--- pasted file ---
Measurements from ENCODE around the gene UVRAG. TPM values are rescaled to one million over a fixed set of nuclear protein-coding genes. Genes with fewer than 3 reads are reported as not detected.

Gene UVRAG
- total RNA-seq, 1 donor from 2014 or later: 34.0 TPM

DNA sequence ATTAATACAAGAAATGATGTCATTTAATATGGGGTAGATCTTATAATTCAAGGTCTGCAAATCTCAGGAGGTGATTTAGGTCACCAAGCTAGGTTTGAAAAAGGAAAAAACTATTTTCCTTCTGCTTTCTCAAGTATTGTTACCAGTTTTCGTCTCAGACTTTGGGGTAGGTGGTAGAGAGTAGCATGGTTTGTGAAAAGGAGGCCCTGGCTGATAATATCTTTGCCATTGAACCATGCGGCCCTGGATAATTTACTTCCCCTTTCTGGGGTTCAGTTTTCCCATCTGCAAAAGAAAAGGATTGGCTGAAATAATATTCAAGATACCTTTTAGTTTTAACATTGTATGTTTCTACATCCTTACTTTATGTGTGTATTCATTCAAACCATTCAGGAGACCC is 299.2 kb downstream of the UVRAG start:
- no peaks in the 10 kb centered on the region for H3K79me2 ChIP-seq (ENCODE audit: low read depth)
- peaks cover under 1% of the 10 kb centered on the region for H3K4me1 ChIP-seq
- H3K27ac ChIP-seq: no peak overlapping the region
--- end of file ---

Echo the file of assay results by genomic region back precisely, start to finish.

Measurements from ENCODE around the gene UVRAG. TPM values are rescaled to one million over a fixed set of nuclear protein-coding genes. Genes with fewer than 3 reads are reported as not detected.

Gene UVRAG
- total RNA-seq, 1 donor from 2014 or later: 34.0 TPM

DNA sequence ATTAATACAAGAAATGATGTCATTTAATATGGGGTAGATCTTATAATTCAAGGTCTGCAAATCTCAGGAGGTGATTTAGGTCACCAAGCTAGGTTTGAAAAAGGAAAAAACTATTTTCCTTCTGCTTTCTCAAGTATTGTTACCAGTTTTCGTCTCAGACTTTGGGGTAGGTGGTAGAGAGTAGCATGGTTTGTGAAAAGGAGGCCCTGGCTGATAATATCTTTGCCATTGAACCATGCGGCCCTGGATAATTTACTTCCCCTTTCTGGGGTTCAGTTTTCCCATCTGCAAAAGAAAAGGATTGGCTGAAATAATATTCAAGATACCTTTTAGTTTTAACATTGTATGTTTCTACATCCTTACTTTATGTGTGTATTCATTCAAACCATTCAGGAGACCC is 299.2 kb downstream of the UVRAG start:
- no peaks in the 10 kb centered on the region for H3K79me2 ChIP-seq (ENCODE audit: low read depth)
- peaks cover under 1% of the 10 kb centered on the region for H3K4me1 ChIP-seq
- H3K27ac ChIP-seq: no peak overlapping the region